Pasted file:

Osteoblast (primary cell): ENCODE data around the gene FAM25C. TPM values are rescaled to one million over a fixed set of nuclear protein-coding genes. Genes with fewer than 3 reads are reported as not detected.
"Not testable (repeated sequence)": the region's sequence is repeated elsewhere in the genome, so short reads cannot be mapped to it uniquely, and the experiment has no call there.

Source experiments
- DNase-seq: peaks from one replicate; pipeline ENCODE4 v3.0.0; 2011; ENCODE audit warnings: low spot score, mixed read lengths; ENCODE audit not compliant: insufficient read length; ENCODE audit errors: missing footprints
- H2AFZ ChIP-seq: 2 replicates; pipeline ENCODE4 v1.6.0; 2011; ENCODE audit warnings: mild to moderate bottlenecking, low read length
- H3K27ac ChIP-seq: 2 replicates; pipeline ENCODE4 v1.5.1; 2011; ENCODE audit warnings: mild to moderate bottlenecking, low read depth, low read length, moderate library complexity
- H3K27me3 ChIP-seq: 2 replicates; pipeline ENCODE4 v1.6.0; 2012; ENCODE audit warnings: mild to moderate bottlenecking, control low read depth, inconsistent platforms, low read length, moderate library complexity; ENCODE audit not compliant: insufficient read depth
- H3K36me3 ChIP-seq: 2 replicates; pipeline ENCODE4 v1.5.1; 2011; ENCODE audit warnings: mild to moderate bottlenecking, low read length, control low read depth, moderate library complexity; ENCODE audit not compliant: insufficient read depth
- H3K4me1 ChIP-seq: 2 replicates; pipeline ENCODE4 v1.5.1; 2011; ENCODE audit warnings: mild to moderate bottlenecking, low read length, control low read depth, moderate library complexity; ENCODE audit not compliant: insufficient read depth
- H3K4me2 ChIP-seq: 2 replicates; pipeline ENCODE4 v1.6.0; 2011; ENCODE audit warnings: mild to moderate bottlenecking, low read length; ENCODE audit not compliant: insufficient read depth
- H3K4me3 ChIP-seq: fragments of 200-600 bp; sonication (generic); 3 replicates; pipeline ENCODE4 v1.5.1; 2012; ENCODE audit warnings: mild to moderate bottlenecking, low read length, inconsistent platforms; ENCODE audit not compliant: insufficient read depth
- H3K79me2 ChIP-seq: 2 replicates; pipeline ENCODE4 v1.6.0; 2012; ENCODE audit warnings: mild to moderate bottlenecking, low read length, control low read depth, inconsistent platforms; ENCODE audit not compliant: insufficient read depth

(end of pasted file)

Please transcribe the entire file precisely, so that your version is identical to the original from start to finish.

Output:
Osteoblast (primary cell): ENCODE data around the gene FAM25C. TPM values are rescaled to one million over a fixed set of nuclear protein-coding genes. Genes with fewer than 3 reads are reported as not detected.
"Not testable (repeated sequence)": the region's sequence is repeated elsewhere in the genome, so short reads cannot be mapped to it uniquely, and the experiment has no call there.

Source experiments
- DNase-seq: peaks from one replicate; pipeline ENCODE4 v3.0.0; 2011; ENCODE audit warnings: low spot score, mixed read lengths; ENCODE audit not compliant: insufficient read length; ENCODE audit errors: missing footprints
- H2AFZ ChIP-seq: 2 replicates; pipeline ENCODE4 v1.6.0; 2011; ENCODE audit warnings: mild to moderate bottlenecking, low read length
- H3K27ac ChIP-seq: 2 replicates; pipeline ENCODE4 v1.5.1; 2011; ENCODE audit warnings: mild to moderate bottlenecking, low read depth, low read length, moderate library complexity
- H3K27me3 ChIP-seq: 2 replicates; pipeline ENCODE4 v1.6.0; 2012; ENCODE audit warnings: mild to moderate bottlenecking, control low read depth, inconsistent platforms, low read length, moderate library complexity; ENCODE audit not compliant: insufficient read depth
- H3K36me3 ChIP-seq: 2 replicates; pipeline ENCODE4 v1.5.1; 2011; ENCODE audit warnings: mild to moderate bottlenecking, low read length, control low read depth, moderate library complexity; ENCODE audit not compliant: insufficient read depth
- H3K4me1 ChIP-seq: 2 replicates; pipeline ENCODE4 v1.5.1; 2011; ENCODE audit warnings: mild to moderate bottlenecking, low read length, control low read depth, moderate library complexity; ENCODE audit not compliant: insufficient read depth
- H3K4me2 ChIP-seq: 2 replicates; pipeline ENCODE4 v1.6.0; 2011; ENCODE audit warnings: mild to moderate bottlenecking, low read length; ENCODE audit not compliant: insufficient read depth
- H3K4me3 ChIP-seq: fragments of 200-600 bp; sonication (generic); 3 replicates; pipeline ENCODE4 v1.5.1; 2012; ENCODE audit warnings: mild to moderate bottlenecking, low read length, inconsistent platforms; ENCODE audit not compliant: insufficient read depth
- H3K79me2 ChIP-seq: 2 replicates; pipeline ENCODE4 v1.6.0; 2012; ENCODE audit warnings: mild to moderate bottlenecking, low read length, control low read depth, inconsistent platforms; ENCODE audit not compliant: insufficient read depth